Movie Review: Ghostbusters (2016)

I loved Ghostbusters.

I rather expected to, to be honest, and I went prepared to enjoy it in spite of its flaws after the trailers for it were so widely criticized and there was so much negativity surrounding its mere existence. Still, when there is so much negativity and outright hatred surrounding a movie, it’s easy to lower one’s expectations.

Ghostbusters is really, really good.

That’s not to say that it’s a flawless film. Some of the humor misses its mark; Chris Hemsworth’s inept receptionist, Kevin, is very one-note; the villain (Neil Casey) is underdeveloped; and there are at least a couple of scenes that seem to have been included literally just because Kate McKinnon is hilarious. I mean, yeah, Kate McKinnon is a riot, but one oughtn’t to let her hijinks take over to the point where they cause pacing problems—and they do, a little. Still, Ghostbusters is exactly what it ought to be: a delightfully funny low-middle brow summer movie whose flaws are far outweighed by its positive aspects, which are practically legion.

By far my favorite thing about Ghostbusters is how it showcases the friendships between its four main characters. It’s refreshingly naturalistic the way these women come into each other’s lives, and it’s great to see a healthy, functional female friend group take center stage in a major summer movie. Kristen Wiig, Melissa McCarthy, Kate McKinnon and Leslie Jones have an easy chemistry together that really sells the evolution of the group as friends and colleagues and makes their interactions a pleasure to watch. Each woman has a distinct role to play, and all of them contribute significantly to the group. Best of all their group dynamic is totally free of anything resembling cattiness or jealousy. Sure, Abby (McCarthy) and Erin (Wiig) have a history that has to be resolved, but Erin and Jillian (McKinnon) are never competitive for Abby’s attention and when new friend Patty (Jones) joins the team she’s accepted quickly and immediately settles into the group as if she’s always been there.

Speaking of Patty, I was very concerned when the first trailer came out that she was going to be a sassy, street smart stereotype. Leslie Jones herself took to Twitter at the time to assure fans that this wasn’t the case, and she was right. Patty Tolan isn’t street smart; she’s book smart, a local historian whose vast knowledge of New York and excellent deductive skills are key to saving the city. That said, criticisms that a black woman is the only non-scientist in the group are reasonable, and while the racial makeup of the cast mirrors that of the original Ghostbusters I’d like to think we can do better than that over thirty years later. If anything, New York City has only gotten more diverse in that time, and with all the ongoing conversations about representation in media—Ghostbusters has itself been at the center of that because of the choice to reboot the franchise with an all-female cast—there are fewer excuses than ever to have a cast as white as this one. Do better, casting directors.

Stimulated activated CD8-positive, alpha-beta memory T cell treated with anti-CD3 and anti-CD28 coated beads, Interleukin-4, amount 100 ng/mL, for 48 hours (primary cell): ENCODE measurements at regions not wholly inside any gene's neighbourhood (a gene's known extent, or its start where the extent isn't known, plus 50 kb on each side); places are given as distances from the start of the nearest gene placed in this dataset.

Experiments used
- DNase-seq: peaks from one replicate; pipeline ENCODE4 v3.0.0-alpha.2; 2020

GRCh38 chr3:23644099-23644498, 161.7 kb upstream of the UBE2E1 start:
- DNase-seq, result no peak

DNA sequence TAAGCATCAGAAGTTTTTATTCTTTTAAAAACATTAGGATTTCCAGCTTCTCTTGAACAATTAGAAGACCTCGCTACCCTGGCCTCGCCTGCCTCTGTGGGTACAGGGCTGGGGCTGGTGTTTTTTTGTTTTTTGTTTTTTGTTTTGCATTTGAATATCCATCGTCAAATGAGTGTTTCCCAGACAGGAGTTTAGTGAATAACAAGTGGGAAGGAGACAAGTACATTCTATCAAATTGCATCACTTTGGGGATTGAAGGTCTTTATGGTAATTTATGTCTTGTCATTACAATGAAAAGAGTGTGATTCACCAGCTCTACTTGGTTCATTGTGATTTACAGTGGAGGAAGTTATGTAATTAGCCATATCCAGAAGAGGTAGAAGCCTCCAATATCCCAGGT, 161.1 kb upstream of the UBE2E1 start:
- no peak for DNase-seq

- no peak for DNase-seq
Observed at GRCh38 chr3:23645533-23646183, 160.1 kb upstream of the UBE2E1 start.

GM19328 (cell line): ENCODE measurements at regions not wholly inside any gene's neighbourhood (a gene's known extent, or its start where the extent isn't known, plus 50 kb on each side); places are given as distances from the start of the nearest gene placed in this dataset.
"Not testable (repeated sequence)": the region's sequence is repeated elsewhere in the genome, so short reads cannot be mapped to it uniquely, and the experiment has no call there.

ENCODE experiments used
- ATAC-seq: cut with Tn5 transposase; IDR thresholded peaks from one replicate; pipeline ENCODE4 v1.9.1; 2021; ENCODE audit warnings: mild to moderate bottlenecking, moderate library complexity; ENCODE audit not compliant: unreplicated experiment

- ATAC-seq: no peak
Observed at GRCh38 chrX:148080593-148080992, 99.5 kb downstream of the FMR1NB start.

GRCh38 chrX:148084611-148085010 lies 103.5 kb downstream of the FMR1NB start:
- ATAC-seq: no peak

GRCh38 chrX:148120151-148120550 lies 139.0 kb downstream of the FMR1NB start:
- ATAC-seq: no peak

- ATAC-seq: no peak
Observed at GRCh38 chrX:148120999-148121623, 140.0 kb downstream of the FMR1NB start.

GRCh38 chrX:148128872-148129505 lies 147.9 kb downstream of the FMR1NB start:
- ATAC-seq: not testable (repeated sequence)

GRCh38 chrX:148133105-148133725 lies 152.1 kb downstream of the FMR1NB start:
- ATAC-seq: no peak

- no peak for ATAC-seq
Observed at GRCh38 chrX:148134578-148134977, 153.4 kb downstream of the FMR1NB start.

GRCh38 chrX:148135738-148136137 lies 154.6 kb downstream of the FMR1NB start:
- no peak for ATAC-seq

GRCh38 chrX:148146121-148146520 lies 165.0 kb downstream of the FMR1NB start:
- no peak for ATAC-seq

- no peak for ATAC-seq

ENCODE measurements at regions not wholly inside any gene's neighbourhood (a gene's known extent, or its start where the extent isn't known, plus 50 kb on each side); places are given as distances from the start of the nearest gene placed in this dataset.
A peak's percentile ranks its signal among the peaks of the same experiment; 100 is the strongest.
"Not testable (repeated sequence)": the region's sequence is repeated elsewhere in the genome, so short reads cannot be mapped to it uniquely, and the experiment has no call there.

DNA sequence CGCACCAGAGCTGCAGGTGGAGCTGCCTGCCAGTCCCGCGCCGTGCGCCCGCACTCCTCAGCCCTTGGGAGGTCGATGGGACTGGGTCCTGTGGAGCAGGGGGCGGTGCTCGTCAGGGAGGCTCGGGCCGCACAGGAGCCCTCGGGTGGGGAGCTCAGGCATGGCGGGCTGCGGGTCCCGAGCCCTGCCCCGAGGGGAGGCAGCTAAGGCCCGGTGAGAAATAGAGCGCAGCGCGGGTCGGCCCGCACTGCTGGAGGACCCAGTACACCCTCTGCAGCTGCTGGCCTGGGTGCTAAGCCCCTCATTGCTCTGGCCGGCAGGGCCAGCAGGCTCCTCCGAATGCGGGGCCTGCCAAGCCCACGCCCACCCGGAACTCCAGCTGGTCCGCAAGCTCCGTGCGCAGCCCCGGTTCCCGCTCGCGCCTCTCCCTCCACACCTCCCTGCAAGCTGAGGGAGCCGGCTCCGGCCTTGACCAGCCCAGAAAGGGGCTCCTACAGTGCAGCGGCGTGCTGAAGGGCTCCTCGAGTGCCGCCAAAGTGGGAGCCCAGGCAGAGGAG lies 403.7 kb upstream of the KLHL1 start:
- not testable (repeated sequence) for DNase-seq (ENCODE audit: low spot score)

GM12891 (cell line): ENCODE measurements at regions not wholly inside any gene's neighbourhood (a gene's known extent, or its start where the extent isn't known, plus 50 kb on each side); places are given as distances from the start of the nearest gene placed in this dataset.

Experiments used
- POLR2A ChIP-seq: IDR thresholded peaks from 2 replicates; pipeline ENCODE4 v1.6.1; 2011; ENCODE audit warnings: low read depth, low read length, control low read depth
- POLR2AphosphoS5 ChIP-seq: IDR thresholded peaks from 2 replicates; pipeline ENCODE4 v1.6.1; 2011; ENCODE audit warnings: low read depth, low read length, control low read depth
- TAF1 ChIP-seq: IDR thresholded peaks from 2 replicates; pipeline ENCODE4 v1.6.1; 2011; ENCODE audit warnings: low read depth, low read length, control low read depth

The actual story in Ghostbusters is pretty thin, which is firmly in the tradition of the franchise, but villain Rowan is an interesting choice. For most women and anyone tuned into feminist discourse, Rowan’s misogyny, pathological aggrievement, delusions of grandeur, and his simmering, rage-fueled sense of entitlement will all feel familiar. We have almost all met this man, and if we have we’ve definitely fantasized about how to vanquish him. Ghostbusters taps into that fantasy and provides a pleasant catharsis at the end, in spite of its very silly plot.

Fortunately, what the movie lacks in the storytelling department it more than makes up for in the sheer unadulterated fun department. All four leads fulfill their roles with joy and gusto. Kate McKinnon in particular brings a manic energy to the screen that is downright infectious. Cameos by most of the original cast are for the most part well-integrated, and there are some nicely done visual jokes and references to both the first and second Ghostbusters, though younger children and those unfamiliar with the older films may not catch all of them. While a couple of running gags in the film outstay their welcome, I (and everyone else in the theatre except for maybe one fedora-wearing dude) laughed constantly throughout the nearly two-hour runtime.

Ghostbusters isn’t a cinematic masterpiece by any means—though the special effects are top notch and masterfully walk the line between cartoonish and creepy; be sure to see it in 3D—but it’s a truly excellent summer movie that more than does justice to the original movie and smartly updates the material to entrance a new generation of children with its message that the power of friendship can conquer cynicism and hate. Also, ghosts.

Miscellaneous thoughts:

Charles Dance is an absolute treasure.

I wish they had made better use of the delightful Matt Walsh.

Gertrude the ghost is beautiful.

DO stay through the entire credits.



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